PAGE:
- Currencies where the government bond rate is not trustworthy: There are currencies where there is a government bond, with a rate, but an absence of liquidity and/or the presence of institutions being forced to buy the bond by the government that may make the rates untrustworthy. I don't mean to cast aspersions, but I seriously doubt that the Zambian Kwacha bond, whose rate I specified in the last section, has a deep or wide market.
- Pegged Currencies: There are some currencies that have been pegged to the US dollar, either for convenience (much of the Middle East) or stability (Ecuador). While analysts in these markets often use the US T.Bond rate as the risk free rate, there is a very real danger that what is pegged today may be unpegged in the future, especially when the fundamentals don't support the peg. Specifically, if the local inflation rate is much higher than the inflation rate in the US, it may be more prudent to use the synthetic risk free rate instead of the US T.Bond rate as the risk free rate.
- Casual Dollarization: In casual dollarization, you start by estimating your costs of equity and capital in US dollars, partly because you do not want to or cannot estimate risk free rates in a local currency. You then convert your expected future cash flows in the local currency and convert them to dollars using the current exchange rate. That represents a fatal step, since the inflation differentials that cause risk free rates to be different will also cause exchange rates to change over time. Purchasing power parity may be a crude approximation of reality, but it is a reality that will eventually hold, and ignoring can lead to valuation errors that are huge.
- Corporate hurdle rates: I have long argued against computing a corporate cost of capital and using it as a hurdle rate on investments and acquisitions, and that argument gets even stronger, when the investments or acquisitions are cross-border and in different currencies. If a European company takes its Euro cost of capital and uses it to value Hungarian, Polish or Russian companies, not correcting for either country risk or currency differentials, it will find a lot of “bargains”.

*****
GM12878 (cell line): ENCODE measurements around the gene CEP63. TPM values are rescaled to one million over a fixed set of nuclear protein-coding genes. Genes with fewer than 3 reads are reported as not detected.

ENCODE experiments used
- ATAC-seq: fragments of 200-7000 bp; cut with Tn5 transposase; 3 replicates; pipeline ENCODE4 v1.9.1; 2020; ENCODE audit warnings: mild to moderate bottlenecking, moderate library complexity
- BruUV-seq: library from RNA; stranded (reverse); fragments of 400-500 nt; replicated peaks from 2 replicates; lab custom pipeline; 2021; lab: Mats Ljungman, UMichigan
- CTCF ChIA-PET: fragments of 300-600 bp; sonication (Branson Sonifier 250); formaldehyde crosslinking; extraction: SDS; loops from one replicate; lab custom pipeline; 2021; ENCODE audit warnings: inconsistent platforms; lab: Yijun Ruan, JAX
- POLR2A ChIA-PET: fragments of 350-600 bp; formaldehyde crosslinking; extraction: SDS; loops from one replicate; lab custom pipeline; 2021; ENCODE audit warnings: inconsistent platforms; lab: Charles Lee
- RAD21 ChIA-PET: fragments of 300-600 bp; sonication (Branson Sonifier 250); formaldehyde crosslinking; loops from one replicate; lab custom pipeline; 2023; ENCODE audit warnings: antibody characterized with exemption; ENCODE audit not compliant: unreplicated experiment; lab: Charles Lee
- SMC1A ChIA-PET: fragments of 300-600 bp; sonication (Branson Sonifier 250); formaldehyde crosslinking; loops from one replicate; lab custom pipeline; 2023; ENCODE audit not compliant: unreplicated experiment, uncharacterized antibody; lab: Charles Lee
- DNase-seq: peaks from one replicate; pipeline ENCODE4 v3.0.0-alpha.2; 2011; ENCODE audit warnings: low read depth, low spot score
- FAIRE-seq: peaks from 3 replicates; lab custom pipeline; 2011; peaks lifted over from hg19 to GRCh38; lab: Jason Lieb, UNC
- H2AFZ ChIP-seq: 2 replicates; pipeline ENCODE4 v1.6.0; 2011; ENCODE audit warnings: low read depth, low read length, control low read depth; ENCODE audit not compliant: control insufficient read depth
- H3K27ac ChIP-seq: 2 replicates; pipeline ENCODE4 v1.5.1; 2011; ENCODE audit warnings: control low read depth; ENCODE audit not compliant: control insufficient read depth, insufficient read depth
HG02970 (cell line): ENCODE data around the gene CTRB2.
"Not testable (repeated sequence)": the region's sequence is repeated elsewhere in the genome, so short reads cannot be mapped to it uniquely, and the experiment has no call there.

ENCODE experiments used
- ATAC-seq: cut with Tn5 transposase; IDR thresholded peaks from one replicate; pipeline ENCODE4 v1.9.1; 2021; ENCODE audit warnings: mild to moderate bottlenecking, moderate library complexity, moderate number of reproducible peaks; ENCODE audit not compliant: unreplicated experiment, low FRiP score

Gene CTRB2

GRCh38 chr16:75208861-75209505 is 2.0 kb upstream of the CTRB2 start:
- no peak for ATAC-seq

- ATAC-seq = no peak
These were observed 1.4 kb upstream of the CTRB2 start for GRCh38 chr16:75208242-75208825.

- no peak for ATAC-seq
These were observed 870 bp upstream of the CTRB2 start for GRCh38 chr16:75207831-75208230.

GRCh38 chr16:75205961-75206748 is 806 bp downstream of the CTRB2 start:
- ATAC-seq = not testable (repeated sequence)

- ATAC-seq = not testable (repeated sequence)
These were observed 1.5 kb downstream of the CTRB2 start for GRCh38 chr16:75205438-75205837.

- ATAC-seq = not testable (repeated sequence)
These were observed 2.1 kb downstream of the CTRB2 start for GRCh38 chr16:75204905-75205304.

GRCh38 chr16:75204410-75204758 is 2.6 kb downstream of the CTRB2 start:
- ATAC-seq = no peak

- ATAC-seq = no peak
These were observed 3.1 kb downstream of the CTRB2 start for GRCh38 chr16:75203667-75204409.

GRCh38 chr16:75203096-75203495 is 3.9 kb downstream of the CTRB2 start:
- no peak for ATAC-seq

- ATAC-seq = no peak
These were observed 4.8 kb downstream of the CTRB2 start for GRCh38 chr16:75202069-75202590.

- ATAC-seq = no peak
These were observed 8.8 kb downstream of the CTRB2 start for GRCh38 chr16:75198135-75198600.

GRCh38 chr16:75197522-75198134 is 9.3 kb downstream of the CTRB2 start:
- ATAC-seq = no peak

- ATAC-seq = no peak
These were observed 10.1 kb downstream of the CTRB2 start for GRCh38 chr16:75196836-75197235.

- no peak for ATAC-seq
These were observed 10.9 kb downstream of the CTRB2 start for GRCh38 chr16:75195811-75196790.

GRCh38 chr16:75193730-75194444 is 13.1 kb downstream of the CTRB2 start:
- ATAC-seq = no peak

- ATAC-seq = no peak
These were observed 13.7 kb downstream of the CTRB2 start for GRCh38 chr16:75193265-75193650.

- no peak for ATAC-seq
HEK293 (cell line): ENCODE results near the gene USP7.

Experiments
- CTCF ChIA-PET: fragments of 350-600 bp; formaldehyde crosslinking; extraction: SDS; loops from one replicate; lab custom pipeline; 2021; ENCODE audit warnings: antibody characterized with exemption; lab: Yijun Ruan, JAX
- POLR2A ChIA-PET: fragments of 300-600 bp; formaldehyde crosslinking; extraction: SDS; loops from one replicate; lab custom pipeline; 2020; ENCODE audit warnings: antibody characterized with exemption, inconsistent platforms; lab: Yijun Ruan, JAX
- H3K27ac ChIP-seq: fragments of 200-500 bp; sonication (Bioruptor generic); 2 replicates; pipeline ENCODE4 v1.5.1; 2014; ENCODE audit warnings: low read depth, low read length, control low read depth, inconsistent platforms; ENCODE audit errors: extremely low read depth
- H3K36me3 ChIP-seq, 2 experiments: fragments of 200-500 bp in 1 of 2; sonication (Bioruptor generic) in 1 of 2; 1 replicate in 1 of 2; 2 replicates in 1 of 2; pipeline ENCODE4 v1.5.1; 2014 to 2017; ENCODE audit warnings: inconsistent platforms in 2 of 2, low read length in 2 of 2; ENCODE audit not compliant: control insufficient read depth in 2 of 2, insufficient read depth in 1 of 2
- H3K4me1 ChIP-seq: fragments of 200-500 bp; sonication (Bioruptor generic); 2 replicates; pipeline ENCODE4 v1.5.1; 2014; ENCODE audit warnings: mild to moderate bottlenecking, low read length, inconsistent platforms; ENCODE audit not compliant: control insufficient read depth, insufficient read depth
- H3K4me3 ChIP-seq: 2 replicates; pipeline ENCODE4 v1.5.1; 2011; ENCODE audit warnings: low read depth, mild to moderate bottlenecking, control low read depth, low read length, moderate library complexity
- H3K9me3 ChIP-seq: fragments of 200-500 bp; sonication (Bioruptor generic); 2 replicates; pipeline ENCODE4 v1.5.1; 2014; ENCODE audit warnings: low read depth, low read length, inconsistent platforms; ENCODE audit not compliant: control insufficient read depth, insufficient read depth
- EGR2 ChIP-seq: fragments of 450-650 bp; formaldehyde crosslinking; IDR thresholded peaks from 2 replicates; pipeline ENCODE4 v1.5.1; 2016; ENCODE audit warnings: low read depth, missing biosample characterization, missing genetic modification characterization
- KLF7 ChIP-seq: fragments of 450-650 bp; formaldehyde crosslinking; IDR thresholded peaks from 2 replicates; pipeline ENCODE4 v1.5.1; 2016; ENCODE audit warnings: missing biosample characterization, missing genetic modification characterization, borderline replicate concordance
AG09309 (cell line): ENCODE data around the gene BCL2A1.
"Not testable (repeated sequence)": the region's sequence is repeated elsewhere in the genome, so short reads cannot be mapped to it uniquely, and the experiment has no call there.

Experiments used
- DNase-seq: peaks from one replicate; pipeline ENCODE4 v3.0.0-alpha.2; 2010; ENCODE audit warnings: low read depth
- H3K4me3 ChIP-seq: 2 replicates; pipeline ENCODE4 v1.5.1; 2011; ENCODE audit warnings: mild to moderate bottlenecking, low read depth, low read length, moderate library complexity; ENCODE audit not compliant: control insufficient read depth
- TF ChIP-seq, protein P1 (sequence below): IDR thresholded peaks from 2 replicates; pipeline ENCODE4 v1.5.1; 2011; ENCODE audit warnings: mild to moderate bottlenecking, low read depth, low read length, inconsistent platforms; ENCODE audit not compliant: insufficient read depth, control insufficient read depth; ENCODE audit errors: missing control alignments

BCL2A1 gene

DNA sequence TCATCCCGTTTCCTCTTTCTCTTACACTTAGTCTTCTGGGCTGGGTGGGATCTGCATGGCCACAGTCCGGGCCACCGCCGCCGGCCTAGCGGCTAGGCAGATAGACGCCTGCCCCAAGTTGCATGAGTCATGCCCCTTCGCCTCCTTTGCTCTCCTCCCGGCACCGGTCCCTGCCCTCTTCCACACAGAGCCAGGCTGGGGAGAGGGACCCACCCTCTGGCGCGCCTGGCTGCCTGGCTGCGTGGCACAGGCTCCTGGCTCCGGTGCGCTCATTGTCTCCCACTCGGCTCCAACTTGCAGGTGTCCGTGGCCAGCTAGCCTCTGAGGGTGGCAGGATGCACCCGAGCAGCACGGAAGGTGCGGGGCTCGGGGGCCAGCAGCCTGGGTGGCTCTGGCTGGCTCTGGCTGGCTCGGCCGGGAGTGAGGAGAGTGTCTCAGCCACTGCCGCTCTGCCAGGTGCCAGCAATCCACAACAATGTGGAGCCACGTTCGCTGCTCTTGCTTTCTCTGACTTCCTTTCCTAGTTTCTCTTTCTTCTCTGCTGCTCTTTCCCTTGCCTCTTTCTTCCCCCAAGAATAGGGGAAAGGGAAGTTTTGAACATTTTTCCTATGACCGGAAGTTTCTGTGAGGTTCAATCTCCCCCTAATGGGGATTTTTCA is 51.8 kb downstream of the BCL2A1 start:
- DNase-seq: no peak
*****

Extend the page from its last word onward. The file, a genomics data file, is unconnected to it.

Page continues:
- Mismatched Currency Frames of Reference: We all have frames of reference that are built into our thinking, based upon where we live and the currencies we deal with. Having lived in the US for 40 years and dealt with more US companies than companies in any other market, I tend to think in US dollar terms, when I think of reasonable, high or low growth rates. While that is understandable, I have to remember that when conversing with an Indian analyst in Mumbai, whose day-to-day dealings in rupees, the growth rates that he or she provides me for a company will be in rupees. Consequently, it behooves both of us to be explicit about currencies (my expected growth rate for Infosys, in US dollars, is 4.5% or my cost of capital, in Indian rupees, is 10%) when making statements, even though it is cumbersome.
- Ratings and Sovereign CDS spreads, by country (January 2020)
- Country Equity Risk Premiums in January 2020
- Government Bond Rates and Riskfree Rates by Currency in January 2020
- Synthetic Riskfree Rates in 2020 (with inflation rates by currency)
Data Update Posts
- Data Update 1 for 2020: Setting the Table
- Data Update 2 for 2020: Retrospective on a Disruptive Decade
- Data Update 3 for 2020: The Price of Risk!
- Data Update 4 for 2020: Country and Currency Effects